So, we have two dogs that were originally bred to hunt and then later adapted to a more luxurious lifestyle. Where does that leave us when it comes to personality? Let’s take a look!
Cavoodle Personality Traits ★
Cavoodles are intelligent, gentle dogs who make the perfect companion for owners young and old. They are even-tempered, people-oriented, and will get along with everyone in the family, including other pets.
If there’s one thing that the Cavoodle has inherited from it’s hunting dog origins, it’s intelligence. Cavoodles are smart and aware of their surroundings. Plus, they’re endlessly curious. They’ll play the role of an adept watchdog, barking at approaching strangers. But, they also know when to let their guard down as soon as they’ve assessed the situation and the newcomers prove themselves to be dog lovers. As long as they’ve been properly socialised, Cavoodles get along easily with new people and other animals. They also do well in public places.
Cavoodles love attention, and they’ll rely on a variety of adorable tactics to entice every family member to play or cuddle. They love to be in a household with plenty of people and animals so that they never feel bored or lonely. This is a dog that may suffer from separation anxiety because they are so attached to their favourite humans. In that case, scheduling a loving Dog Walker or Pet Sitter is a great way to provide them with some much-appreciated people time.
Because Cavoodles are the product of two breeds with very different personalities, it can be hard to predict what your pupper will be like. Some Cavoodles take on more of an independent streak stemming from their Poodle genes. Others act exactly like their Cavalier King Charles Spaniel parent – relaxed and less energetic. If you can, you’ll learn more about what your future Cavoodle dog will be like by spending time with both breeds.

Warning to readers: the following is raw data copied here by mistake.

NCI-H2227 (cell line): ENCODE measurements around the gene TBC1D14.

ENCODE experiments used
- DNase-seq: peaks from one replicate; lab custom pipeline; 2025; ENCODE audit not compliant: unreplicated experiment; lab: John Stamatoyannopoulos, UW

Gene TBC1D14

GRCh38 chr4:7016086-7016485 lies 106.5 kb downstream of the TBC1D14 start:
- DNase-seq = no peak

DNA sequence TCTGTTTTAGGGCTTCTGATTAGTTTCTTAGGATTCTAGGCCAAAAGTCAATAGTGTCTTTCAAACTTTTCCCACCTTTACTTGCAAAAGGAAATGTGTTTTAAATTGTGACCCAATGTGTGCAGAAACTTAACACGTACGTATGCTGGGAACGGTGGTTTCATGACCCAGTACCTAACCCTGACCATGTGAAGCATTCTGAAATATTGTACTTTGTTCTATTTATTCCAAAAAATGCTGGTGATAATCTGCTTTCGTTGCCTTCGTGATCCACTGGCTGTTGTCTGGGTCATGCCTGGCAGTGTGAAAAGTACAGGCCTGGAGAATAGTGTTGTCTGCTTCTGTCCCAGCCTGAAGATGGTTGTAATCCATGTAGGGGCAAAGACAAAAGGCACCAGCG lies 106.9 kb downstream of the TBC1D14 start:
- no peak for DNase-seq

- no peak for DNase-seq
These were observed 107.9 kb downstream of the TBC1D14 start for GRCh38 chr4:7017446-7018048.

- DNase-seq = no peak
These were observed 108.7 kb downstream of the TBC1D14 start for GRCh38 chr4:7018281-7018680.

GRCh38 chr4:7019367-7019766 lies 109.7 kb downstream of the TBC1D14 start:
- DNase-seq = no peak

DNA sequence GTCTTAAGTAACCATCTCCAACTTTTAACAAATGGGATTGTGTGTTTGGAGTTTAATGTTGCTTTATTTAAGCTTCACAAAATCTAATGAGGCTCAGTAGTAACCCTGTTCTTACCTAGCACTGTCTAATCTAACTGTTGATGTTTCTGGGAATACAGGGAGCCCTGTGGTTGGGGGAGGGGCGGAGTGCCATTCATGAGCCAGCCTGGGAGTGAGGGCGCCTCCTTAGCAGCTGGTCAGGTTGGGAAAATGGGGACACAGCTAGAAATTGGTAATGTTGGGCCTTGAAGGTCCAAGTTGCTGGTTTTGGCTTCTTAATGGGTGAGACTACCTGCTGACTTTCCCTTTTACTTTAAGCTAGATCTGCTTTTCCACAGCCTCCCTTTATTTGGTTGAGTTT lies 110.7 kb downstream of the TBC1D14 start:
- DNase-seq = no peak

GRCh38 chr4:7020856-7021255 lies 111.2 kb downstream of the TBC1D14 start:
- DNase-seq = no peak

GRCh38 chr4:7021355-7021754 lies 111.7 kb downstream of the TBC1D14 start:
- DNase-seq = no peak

Living Conditions and Exercise Needs ⌂
Compared to other dogs of the same size, some Cavoodles will require more exercise. After all, those Poodle genes have them hard-wired for a life of adventure. As a result, they’ll be more than willing to accompany you every time you leave the house.
When you do take your Cavoodle out for walkies, you’ll be surprised by how much energy they have. This isn’t one of those small dogs that you can pick up and place in your purse. The Cavoodle wants to be on their own four feet, running with the big dogs.
Daily exercise, then, is a must for a Cavoodle. A dedicated Dog Walker is a great way to make sure that your Cavoodle is getting all of the exercise they need to be healthy.
When it comes to living conditions, Cavoodles don’t need oodles of space. A small backyard can be sufficient for potty breaks as long as you’re able to take them out for longer walks a couple times per day. And, when they’re able to spend plenty of quality time with their favourite humans, the size of the apartment or house doesn’t matter.